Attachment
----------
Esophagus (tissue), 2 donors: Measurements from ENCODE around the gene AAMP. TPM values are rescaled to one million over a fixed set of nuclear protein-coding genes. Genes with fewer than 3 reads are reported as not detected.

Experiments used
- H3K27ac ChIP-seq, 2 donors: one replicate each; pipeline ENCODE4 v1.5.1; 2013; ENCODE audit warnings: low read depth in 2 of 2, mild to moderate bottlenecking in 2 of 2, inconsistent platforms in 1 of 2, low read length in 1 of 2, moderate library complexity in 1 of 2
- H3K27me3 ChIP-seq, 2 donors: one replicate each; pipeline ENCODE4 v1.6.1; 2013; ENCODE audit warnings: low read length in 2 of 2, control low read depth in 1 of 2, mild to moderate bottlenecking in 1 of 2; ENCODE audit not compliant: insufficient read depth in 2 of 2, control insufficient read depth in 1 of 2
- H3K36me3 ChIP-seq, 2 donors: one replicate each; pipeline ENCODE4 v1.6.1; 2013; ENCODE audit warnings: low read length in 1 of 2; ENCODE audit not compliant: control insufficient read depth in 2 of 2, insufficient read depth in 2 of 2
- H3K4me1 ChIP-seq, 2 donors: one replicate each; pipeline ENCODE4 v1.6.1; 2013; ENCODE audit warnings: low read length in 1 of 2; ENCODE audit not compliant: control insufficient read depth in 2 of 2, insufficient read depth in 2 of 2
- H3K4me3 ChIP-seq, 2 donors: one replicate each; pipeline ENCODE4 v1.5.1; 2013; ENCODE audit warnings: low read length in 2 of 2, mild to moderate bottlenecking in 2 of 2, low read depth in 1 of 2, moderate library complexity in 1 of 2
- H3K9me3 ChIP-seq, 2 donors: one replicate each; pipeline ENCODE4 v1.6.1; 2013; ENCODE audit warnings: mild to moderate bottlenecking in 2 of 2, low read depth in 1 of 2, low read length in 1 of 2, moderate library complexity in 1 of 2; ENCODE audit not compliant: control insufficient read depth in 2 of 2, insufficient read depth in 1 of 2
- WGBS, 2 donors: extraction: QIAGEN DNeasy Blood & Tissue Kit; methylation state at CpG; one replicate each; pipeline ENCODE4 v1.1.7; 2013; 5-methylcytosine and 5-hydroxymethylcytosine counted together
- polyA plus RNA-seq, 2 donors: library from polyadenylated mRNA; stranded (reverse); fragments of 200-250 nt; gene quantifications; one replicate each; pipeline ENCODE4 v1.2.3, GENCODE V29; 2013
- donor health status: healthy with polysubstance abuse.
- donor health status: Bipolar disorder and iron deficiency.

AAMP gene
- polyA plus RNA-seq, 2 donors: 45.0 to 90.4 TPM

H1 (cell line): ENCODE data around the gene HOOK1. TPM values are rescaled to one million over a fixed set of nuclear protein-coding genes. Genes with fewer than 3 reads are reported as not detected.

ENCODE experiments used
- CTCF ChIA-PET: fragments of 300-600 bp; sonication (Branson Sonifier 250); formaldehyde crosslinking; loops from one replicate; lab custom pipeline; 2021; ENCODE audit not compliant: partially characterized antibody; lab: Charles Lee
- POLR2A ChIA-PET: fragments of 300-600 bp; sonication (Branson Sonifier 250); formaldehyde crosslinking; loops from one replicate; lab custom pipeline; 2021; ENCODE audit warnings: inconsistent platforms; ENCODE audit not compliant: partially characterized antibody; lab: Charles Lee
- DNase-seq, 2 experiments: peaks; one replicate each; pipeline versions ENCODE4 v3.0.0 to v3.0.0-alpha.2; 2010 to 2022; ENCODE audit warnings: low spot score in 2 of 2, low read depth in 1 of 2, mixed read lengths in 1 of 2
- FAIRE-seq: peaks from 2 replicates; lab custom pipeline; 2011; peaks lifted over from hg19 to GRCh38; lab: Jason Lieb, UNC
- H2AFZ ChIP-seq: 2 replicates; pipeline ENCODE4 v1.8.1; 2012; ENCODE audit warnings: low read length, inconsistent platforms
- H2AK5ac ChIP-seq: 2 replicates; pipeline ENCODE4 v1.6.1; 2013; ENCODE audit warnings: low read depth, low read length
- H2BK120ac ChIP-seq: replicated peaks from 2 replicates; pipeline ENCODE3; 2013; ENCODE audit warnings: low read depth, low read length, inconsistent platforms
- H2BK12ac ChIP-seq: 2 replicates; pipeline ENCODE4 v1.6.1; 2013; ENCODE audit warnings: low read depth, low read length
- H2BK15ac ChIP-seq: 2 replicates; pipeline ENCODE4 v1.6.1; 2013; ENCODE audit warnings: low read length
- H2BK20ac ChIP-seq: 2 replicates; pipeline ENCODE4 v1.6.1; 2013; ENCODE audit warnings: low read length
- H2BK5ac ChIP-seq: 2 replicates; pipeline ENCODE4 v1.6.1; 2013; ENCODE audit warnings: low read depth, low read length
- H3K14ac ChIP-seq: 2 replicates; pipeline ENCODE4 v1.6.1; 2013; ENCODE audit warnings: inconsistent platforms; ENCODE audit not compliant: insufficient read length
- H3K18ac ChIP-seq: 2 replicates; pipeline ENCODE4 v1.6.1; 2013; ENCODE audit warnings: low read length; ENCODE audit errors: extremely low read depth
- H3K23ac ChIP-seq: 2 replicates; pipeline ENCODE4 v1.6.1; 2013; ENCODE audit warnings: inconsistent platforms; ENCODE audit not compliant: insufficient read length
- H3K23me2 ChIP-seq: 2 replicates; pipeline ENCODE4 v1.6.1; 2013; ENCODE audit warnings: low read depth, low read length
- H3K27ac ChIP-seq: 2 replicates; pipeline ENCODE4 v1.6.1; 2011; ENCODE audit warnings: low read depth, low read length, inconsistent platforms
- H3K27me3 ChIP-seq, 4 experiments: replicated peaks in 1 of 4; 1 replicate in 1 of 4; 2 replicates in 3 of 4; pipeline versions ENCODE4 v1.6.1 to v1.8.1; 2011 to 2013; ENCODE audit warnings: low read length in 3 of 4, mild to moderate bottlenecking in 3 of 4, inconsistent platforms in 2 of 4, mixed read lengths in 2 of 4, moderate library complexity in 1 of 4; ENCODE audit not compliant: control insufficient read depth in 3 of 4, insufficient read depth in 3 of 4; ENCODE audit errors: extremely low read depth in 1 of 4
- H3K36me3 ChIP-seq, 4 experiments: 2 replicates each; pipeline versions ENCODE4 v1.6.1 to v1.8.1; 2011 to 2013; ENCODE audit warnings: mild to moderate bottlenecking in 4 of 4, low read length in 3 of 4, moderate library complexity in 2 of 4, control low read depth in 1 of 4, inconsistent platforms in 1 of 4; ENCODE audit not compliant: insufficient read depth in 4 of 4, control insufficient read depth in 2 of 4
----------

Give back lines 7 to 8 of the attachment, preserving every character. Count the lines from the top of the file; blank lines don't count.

- H3K4me3 ChIP-seq, 2 donors: one replicate each; pipeline ENCODE4 v1.5.1; 2013; ENCODE audit warnings: low read length in 2 of 2, mild to moderate bottlenecking in 2 of 2, low read depth in 1 of 2, moderate library complexity in 1 of 2
- H3K9me3 ChIP-seq, 2 donors: one replicate each; pipeline ENCODE4 v1.6.1; 2013; ENCODE audit warnings: mild to moderate bottlenecking in 2 of 2, low read depth in 1 of 2, low read length in 1 of 2, moderate library complexity in 1 of 2; ENCODE audit not compliant: control insufficient read depth in 2 of 2, insufficient read depth in 1 of 2